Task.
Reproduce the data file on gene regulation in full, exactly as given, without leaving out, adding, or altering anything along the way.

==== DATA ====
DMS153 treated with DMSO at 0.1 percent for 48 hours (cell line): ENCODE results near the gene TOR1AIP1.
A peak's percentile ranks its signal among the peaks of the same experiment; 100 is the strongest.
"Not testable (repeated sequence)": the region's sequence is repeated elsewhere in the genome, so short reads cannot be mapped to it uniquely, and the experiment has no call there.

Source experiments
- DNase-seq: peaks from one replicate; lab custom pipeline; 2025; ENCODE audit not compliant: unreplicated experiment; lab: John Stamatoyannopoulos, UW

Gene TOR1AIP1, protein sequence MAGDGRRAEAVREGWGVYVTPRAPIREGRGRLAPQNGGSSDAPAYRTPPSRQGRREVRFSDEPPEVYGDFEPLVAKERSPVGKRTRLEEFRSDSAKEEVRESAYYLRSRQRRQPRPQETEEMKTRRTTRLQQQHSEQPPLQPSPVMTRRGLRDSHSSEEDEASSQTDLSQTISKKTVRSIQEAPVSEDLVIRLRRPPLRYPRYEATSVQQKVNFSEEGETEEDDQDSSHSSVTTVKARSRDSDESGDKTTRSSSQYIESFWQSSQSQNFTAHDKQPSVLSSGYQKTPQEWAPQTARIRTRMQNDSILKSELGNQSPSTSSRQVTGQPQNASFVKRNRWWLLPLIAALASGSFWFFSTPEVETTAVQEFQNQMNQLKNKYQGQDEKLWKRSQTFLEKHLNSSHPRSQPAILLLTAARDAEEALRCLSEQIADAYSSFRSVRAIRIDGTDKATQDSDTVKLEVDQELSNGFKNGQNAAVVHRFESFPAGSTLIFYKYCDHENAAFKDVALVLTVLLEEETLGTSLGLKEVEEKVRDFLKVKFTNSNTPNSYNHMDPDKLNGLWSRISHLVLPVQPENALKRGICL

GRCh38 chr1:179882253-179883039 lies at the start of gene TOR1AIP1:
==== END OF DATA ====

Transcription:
DMS153 treated with DMSO at 0.1 percent for 48 hours (cell line): ENCODE results near the gene TOR1AIP1.
A peak's percentile ranks its signal among the peaks of the same experiment; 100 is the strongest.
"Not testable (repeated sequence)": the region's sequence is repeated elsewhere in the genome, so short reads cannot be mapped to it uniquely, and the experiment has no call there.

Source experiments
- DNase-seq: peaks from one replicate; lab custom pipeline; 2025; ENCODE audit not compliant: unreplicated experiment; lab: John Stamatoyannopoulos, UW

Gene TOR1AIP1, protein sequence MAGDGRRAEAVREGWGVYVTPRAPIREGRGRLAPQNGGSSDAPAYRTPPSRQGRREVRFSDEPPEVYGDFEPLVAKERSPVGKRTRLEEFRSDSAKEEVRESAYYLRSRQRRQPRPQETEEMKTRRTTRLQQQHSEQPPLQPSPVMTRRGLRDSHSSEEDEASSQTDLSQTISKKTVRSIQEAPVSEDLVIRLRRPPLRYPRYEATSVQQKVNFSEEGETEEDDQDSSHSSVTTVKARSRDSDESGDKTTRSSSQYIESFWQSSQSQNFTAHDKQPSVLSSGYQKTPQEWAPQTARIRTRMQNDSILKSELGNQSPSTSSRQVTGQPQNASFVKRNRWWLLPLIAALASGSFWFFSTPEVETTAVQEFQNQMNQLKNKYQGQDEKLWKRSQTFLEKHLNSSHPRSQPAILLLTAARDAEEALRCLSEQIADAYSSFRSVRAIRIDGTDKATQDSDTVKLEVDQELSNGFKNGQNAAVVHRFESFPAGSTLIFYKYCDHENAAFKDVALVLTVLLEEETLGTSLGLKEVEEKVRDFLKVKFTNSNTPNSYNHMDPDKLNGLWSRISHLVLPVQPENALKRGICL

GRCh38 chr1:179882253-179883039 lies at the start of gene TOR1AIP1: